Vietnam veteran talks about his experience building the Vietnam Veterans Memorial

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The Vietnam Veterans Memorial has become a solemn place of healing for so many torn by a war that ended more than four decades ago. But along the way, the project would become an icon that received so much broad support from the American people.

FOX 5's Bob Barnard spoke with Robert Doubek, a Vietnam veteran who was in charge of building the memorial on the National Mall.

Doubek said work started on the memorial with a modest goal in mind: to make sure all who served and all who died would be remembered by our country.

No one working on the project knew that the memorial would become the American icon that it is today. Doubek says he believes there were 300,000 individual contributions with an average donation amount of $20. Approximately $9 million was raised by donations from the American public.

Doubek said the U.S. government provided an ideal location for the memorial - in the shadow of the Lincoln Memorial. "We were seeking also not only to honor the veterans and the dead, but to help foster the reconciliation of the country after the Vietnam War," he said.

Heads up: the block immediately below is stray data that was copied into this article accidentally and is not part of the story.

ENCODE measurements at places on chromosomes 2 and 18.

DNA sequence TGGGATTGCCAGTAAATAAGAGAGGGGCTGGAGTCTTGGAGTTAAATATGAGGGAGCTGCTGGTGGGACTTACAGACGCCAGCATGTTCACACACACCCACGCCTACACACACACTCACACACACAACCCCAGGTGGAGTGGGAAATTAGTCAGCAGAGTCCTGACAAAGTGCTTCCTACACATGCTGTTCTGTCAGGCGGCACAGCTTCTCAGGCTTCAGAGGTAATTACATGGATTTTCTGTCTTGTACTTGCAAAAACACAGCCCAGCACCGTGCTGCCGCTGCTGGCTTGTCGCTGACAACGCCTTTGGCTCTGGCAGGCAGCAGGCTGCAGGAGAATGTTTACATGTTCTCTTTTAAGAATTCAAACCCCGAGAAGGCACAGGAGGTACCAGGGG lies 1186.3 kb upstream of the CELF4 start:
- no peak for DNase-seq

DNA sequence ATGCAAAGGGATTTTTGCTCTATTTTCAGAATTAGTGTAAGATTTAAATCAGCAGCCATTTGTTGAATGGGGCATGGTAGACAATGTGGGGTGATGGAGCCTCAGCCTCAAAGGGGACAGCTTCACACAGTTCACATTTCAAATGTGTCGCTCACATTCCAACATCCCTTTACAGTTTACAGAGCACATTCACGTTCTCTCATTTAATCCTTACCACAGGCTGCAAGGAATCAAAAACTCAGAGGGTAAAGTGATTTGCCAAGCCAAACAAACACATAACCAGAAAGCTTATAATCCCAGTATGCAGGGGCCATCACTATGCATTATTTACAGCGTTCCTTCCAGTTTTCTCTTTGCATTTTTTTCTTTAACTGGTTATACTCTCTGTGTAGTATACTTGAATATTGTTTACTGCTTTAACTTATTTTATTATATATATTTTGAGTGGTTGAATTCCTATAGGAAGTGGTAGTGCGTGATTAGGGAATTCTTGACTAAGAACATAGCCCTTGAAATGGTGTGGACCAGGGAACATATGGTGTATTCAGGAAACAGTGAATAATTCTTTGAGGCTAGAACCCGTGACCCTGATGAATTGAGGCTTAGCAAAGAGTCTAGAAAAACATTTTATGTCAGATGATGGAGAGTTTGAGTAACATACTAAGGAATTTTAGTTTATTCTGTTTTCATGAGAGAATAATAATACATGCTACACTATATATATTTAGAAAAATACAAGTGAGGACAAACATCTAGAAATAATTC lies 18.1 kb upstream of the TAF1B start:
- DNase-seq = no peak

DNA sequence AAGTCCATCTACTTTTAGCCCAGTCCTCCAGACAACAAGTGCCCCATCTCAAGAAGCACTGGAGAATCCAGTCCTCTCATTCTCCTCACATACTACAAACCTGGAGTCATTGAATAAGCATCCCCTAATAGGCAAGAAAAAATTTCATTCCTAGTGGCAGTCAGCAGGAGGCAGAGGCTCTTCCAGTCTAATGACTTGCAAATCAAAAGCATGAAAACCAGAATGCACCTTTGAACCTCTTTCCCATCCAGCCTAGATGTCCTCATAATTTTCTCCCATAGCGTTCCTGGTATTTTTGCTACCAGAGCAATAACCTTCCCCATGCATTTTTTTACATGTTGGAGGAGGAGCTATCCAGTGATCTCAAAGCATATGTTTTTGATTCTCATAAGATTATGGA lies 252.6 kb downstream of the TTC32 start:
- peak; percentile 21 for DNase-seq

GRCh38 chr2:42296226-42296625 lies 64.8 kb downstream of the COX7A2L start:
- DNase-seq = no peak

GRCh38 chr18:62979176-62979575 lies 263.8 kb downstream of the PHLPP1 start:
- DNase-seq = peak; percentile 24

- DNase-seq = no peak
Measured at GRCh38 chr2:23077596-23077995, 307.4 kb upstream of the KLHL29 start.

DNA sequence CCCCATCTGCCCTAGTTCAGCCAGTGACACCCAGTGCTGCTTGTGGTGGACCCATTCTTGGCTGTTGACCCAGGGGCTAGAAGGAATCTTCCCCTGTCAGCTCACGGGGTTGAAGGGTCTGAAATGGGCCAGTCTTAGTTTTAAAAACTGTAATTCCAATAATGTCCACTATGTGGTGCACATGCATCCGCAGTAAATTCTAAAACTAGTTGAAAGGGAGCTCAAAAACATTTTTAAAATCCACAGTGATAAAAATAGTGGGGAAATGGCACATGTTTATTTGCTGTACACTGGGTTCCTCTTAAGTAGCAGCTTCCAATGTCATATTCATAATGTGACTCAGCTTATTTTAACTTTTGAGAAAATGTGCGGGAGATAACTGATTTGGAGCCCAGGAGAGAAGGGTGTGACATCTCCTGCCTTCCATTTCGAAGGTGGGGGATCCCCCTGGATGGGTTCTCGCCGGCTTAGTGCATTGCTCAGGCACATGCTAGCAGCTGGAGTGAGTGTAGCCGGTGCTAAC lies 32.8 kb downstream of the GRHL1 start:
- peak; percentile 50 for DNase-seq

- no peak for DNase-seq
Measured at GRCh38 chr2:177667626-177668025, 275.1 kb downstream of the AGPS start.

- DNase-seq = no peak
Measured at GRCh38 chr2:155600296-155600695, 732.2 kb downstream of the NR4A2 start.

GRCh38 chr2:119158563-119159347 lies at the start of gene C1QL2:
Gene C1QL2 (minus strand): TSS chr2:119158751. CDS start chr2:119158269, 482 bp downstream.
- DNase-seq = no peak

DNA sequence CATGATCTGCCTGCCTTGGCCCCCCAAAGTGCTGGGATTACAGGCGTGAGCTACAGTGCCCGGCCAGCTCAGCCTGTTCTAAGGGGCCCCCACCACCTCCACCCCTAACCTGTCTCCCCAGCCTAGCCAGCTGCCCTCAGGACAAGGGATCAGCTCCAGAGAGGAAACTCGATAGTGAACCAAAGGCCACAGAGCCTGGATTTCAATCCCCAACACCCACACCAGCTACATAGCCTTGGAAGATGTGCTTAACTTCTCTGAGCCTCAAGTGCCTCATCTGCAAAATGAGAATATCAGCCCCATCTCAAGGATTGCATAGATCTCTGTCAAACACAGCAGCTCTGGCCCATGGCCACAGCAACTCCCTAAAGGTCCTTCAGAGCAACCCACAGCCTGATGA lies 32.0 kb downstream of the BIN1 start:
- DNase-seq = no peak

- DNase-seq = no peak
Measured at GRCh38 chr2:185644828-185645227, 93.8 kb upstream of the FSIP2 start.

More than 58,000 thousand names are engraved on the panels of the memorial with the average age of approximately 19-years-old.

In building the memorial, Doubek said the team wanted to be free of the politics of the war. "We are here to honor veterans. We're going to leave the issue of the rightness or wrongness of the war to history. We felt that the controversy over the war had been itself, the rancor over the war itself, had deprived the veterans of their due recognition. So we said the memorial could not make a political statement about the war."

Doubek has now written about his efforts to make the Vietnam Veterans Memorial a reality. He said the design memorial caused quite a controversy – and almost didn’t get built at all. He still works for the U.S. government. More about his book can be found here: